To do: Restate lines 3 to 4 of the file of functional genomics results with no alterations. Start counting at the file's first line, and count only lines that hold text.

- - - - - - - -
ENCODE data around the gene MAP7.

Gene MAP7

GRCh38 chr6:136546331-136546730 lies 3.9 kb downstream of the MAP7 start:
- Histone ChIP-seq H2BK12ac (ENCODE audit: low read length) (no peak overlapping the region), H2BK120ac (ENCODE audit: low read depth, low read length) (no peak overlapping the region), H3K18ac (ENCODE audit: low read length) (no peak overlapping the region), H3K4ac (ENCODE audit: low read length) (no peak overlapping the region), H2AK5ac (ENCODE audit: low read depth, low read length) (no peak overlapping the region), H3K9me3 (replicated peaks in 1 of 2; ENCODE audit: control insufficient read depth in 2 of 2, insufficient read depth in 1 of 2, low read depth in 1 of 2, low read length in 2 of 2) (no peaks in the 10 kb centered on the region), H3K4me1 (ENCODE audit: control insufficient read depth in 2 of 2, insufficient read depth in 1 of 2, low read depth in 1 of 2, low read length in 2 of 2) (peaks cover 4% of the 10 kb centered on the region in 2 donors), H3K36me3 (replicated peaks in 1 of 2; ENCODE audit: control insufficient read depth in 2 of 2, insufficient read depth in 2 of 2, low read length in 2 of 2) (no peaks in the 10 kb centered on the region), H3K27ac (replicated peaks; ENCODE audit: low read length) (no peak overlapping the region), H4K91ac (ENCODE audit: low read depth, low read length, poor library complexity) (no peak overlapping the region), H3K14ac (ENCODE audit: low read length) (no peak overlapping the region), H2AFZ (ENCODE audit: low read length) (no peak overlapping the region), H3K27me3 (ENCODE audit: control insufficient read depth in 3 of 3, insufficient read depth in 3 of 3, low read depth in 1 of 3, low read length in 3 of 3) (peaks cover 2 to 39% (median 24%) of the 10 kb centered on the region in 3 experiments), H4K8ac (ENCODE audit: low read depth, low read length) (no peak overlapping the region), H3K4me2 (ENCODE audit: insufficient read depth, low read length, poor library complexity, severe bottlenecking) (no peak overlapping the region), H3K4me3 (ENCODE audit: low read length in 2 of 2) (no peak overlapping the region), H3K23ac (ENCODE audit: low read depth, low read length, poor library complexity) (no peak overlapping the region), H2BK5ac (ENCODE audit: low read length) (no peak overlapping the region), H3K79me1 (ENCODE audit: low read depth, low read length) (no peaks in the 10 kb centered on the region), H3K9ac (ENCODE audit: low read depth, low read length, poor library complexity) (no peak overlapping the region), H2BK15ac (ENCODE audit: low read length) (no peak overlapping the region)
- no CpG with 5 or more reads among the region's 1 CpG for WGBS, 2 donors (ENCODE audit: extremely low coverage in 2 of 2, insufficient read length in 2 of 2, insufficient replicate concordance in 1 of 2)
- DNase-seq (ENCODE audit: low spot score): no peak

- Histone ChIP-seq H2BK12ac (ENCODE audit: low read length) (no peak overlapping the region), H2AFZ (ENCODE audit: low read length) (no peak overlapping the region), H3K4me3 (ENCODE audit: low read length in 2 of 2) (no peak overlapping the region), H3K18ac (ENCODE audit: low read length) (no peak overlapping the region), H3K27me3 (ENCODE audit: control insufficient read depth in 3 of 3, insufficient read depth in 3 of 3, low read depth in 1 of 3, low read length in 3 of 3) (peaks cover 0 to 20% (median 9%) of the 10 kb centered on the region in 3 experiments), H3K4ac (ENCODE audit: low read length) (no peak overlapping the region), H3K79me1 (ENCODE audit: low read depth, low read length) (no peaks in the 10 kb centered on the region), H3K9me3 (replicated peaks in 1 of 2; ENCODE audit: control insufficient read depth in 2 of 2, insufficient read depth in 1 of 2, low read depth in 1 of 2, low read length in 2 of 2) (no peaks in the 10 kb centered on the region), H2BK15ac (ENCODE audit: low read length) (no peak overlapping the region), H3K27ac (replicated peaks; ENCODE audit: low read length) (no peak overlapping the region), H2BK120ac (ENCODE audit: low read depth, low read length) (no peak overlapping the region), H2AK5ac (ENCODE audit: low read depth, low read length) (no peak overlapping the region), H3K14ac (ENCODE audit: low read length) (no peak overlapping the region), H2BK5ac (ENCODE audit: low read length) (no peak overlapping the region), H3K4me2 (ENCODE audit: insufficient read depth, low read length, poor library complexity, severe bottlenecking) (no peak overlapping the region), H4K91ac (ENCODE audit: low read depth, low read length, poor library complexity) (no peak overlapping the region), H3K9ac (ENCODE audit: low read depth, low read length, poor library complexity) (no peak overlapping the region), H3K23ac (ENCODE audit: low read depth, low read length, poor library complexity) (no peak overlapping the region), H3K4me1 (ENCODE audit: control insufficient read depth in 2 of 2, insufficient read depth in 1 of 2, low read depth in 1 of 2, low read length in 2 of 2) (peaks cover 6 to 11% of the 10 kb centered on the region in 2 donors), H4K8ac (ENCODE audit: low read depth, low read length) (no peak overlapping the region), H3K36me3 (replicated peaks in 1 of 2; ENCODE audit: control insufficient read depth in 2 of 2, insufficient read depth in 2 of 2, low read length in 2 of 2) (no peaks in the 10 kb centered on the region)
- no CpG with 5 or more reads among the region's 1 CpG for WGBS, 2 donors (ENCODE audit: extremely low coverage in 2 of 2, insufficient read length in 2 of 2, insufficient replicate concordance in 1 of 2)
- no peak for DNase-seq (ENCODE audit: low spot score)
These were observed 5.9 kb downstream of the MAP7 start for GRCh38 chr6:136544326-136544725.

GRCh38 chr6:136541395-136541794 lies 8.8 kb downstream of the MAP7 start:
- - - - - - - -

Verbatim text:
GRCh38 chr6:136546331-136546730 lies 3.9 kb downstream of the MAP7 start:
- Histone ChIP-seq H2BK12ac (ENCODE audit: low read length) (no peak overlapping the region), H2BK120ac (ENCODE audit: low read depth, low read length) (no peak overlapping the region), H3K18ac (ENCODE audit: low read length) (no peak overlapping the region), H3K4ac (ENCODE audit: low read length) (no peak overlapping the region), H2AK5ac (ENCODE audit: low read depth, low read length) (no peak overlapping the region), H3K9me3 (replicated peaks in 1 of 2; ENCODE audit: control insufficient read depth in 2 of 2, insufficient read depth in 1 of 2, low read depth in 1 of 2, low read length in 2 of 2) (no peaks in the 10 kb centered on the region), H3K4me1 (ENCODE audit: control insufficient read depth in 2 of 2, insufficient read depth in 1 of 2, low read depth in 1 of 2, low read length in 2 of 2) (peaks cover 4% of the 10 kb centered on the region in 2 donors), H3K36me3 (replicated peaks in 1 of 2; ENCODE audit: control insufficient read depth in 2 of 2, insufficient read depth in 2 of 2, low read length in 2 of 2) (no peaks in the 10 kb centered on the region), H3K27ac (replicated peaks; ENCODE audit: low read length) (no peak overlapping the region), H4K91ac (ENCODE audit: low read depth, low read length, poor library complexity) (no peak overlapping the region), H3K14ac (ENCODE audit: low read length) (no peak overlapping the region), H2AFZ (ENCODE audit: low read length) (no peak overlapping the region), H3K27me3 (ENCODE audit: control insufficient read depth in 3 of 3, insufficient read depth in 3 of 3, low read depth in 1 of 3, low read length in 3 of 3) (peaks cover 2 to 39% (median 24%) of the 10 kb centered on the region in 3 experiments), H4K8ac (ENCODE audit: low read depth, low read length) (no peak overlapping the region), H3K4me2 (ENCODE audit: insufficient read depth, low read length, poor library complexity, severe bottlenecking) (no peak overlapping the region), H3K4me3 (ENCODE audit: low read length in 2 of 2) (no peak overlapping the region), H3K23ac (ENCODE audit: low read depth, low read length, poor library complexity) (no peak overlapping the region), H2BK5ac (ENCODE audit: low read length) (no peak overlapping the region), H3K79me1 (ENCODE audit: low read depth, low read length) (no peaks in the 10 kb centered on the region), H3K9ac (ENCODE audit: low read depth, low read length, poor library complexity) (no peak overlapping the region), H2BK15ac (ENCODE audit: low read length) (no peak overlapping the region)